HEFCE closed at the end of March 2018. The information on this website is historical and is no longer maintained.
The HEFCE domain - www.hefce.ac.uk - will continue to function until September 2018. At this point we will close the site entirely and all its information will only be available from the National Web Archive.
The assessment of research conducted in UK universities via REF was a success, and for the first time introduced an assessment of the impact of research on the economy and society. The results demonstrated an overall improvement in UK research excellence across the board.
The REF Accountability Review, carried out by Technopolis for the four UK higher education funding bodies, looks at the costs incurred by universities from participating in the 2014 REF, as well as the benefits. Its findings demonstrate the continued efficiency of the exercise, and reaffirm the range of benefits arising from participation.
The total cost of the exercise is estimated to be £246 million, which is less than 1 per cent of the total public funding invested in research over the six-year period of an assessment cycle (Note 1). The calculated cost per submitted researcher is close to 1 per cent of the average researcher’s salary, including on-costs, over the same period. Technopolis notes that the estimated costs may be inflated by the inclusion of activity that is part of core research management in institutions, and draws attention to the good value for money achieved from REF outcomes.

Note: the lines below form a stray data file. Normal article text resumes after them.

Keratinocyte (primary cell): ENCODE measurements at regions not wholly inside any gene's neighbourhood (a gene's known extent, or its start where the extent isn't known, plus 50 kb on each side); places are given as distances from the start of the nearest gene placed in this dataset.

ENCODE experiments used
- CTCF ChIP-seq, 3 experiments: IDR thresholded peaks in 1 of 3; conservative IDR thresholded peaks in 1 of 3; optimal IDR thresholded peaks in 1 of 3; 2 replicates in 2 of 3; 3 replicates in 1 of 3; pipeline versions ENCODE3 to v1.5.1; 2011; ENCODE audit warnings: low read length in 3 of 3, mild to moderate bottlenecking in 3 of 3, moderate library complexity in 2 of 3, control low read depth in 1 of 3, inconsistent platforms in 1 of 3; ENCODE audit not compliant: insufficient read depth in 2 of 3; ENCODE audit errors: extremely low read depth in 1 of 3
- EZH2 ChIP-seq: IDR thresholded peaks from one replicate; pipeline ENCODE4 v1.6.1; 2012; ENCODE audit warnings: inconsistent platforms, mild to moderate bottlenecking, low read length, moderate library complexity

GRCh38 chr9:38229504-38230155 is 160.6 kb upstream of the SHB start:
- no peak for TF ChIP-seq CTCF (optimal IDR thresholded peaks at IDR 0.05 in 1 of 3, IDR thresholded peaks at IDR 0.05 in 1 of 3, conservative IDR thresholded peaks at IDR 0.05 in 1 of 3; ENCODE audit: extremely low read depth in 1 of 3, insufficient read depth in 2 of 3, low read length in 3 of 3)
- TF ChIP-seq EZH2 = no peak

The review also identifies significant variability in the costs incurred by institutions, reflecting differing levels of investment by institutions, including in the area of research management and information systems.
The review of the costs, benefit and burden for the sector was required in view of the significant changes introduced in to the REF from its predecessor, the Research Assessment Exercise (RAE). The new features of the REF methodology such as arrangements for individual staff circumstances and impact assessment have been widely welcomed by institutions but have contributed to the additional cost.
We look forward to working with the sector over the coming months to carry forward the benefits arising from the exercise, as well as exploring ways in which the costs could be reduced.